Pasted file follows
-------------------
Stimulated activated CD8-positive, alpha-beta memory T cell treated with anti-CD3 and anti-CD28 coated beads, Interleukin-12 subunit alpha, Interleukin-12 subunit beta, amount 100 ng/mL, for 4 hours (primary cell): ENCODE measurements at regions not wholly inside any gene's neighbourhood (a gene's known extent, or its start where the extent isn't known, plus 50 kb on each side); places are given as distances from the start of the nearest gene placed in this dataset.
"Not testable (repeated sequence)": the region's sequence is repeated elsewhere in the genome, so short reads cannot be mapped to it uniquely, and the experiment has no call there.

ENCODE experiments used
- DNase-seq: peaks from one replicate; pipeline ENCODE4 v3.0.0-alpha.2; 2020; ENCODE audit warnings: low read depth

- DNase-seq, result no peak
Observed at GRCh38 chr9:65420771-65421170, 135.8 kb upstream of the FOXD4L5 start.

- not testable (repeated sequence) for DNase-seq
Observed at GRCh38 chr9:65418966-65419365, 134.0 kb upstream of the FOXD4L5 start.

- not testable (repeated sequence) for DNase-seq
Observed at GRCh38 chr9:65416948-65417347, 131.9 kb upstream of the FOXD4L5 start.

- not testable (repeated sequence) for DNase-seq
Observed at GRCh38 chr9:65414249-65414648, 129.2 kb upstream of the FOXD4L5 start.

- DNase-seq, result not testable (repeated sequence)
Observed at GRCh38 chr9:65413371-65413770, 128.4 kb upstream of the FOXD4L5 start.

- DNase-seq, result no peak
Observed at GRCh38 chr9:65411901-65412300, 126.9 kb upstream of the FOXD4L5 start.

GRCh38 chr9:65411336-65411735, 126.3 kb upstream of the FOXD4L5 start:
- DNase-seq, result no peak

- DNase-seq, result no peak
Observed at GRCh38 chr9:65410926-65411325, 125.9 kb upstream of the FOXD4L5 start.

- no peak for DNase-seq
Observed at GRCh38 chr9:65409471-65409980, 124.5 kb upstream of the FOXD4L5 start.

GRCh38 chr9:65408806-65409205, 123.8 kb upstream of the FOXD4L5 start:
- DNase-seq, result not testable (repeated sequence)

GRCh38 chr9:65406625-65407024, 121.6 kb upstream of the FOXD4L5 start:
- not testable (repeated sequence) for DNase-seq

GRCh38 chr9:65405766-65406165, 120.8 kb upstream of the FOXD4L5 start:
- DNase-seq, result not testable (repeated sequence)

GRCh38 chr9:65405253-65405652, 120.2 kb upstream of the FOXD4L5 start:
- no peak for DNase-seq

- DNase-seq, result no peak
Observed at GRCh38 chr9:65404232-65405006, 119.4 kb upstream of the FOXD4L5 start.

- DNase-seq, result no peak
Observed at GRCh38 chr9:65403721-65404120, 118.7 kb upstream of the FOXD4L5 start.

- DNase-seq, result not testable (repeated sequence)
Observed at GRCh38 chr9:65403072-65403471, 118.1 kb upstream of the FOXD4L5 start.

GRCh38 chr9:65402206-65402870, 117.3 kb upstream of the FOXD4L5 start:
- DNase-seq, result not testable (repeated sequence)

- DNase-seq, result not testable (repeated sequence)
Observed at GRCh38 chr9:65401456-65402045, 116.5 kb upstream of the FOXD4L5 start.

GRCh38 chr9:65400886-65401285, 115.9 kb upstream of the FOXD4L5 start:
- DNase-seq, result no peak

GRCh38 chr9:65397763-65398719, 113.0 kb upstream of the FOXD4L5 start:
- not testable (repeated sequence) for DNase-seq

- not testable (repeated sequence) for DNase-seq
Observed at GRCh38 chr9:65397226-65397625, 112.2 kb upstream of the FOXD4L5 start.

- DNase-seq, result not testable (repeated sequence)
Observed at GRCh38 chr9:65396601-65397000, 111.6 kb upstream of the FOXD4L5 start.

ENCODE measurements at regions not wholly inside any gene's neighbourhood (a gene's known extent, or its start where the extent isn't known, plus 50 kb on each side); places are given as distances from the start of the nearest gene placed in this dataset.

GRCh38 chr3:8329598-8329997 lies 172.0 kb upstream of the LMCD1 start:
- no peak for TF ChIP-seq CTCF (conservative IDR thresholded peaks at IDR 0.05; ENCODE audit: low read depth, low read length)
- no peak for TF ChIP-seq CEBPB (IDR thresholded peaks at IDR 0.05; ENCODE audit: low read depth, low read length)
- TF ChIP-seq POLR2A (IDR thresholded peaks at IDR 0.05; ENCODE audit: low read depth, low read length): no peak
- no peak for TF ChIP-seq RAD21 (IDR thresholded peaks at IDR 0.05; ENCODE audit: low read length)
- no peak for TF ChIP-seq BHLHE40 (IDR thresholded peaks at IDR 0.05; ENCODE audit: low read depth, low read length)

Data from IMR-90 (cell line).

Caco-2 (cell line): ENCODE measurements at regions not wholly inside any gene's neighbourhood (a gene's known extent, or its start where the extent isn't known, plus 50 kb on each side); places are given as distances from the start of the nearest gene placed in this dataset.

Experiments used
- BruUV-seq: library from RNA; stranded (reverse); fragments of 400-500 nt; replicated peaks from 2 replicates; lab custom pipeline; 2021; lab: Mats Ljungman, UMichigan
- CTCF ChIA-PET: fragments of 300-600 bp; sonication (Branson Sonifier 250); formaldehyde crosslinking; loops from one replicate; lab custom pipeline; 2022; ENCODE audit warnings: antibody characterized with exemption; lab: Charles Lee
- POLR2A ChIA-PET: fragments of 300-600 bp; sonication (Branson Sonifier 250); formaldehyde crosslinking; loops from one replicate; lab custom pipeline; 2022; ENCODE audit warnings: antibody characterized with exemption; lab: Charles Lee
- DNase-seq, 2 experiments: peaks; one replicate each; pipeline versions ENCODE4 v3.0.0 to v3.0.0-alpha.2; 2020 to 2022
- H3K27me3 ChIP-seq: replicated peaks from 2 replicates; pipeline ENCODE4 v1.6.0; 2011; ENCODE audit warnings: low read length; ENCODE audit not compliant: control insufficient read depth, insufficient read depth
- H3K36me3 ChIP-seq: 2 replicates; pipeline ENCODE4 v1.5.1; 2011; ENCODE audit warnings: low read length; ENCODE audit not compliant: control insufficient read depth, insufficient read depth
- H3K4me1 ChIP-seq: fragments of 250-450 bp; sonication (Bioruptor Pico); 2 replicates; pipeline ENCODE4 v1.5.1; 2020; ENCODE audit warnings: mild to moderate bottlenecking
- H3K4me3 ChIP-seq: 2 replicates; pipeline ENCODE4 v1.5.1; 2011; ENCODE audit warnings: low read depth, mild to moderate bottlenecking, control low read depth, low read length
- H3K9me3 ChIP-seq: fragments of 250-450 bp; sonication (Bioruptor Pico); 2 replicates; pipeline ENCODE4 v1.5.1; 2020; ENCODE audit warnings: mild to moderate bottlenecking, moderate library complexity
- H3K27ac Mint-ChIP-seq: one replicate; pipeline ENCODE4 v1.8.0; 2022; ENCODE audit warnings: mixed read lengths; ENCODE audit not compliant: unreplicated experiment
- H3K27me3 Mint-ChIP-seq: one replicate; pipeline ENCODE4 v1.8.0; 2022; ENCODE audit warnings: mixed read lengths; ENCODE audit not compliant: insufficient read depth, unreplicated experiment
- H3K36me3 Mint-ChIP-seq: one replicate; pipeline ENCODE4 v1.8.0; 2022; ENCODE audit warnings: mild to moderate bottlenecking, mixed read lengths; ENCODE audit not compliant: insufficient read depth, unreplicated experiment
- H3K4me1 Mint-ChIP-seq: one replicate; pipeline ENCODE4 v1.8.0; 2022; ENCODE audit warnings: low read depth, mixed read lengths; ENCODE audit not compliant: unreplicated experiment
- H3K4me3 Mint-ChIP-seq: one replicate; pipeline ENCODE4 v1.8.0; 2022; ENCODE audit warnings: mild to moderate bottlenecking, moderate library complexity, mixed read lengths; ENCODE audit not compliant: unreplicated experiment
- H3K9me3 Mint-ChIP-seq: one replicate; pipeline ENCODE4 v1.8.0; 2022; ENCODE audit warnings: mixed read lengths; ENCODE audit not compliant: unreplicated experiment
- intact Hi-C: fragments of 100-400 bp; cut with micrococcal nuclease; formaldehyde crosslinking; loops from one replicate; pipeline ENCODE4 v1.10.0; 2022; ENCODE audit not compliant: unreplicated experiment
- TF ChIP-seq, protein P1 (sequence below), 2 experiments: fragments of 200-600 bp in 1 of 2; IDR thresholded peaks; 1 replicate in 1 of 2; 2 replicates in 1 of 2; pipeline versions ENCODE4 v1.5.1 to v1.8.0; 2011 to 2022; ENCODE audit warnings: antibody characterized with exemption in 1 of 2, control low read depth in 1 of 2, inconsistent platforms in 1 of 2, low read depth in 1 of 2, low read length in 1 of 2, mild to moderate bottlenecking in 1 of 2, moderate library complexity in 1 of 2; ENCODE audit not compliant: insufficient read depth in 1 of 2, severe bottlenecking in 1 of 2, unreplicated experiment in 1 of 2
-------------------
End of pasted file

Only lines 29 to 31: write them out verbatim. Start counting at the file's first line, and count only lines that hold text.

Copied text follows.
GRCh38 chr9:65405253-65405652, 120.2 kb upstream of the FOXD4L5 start:
- no peak for DNase-seq

- DNase-seq, result no peak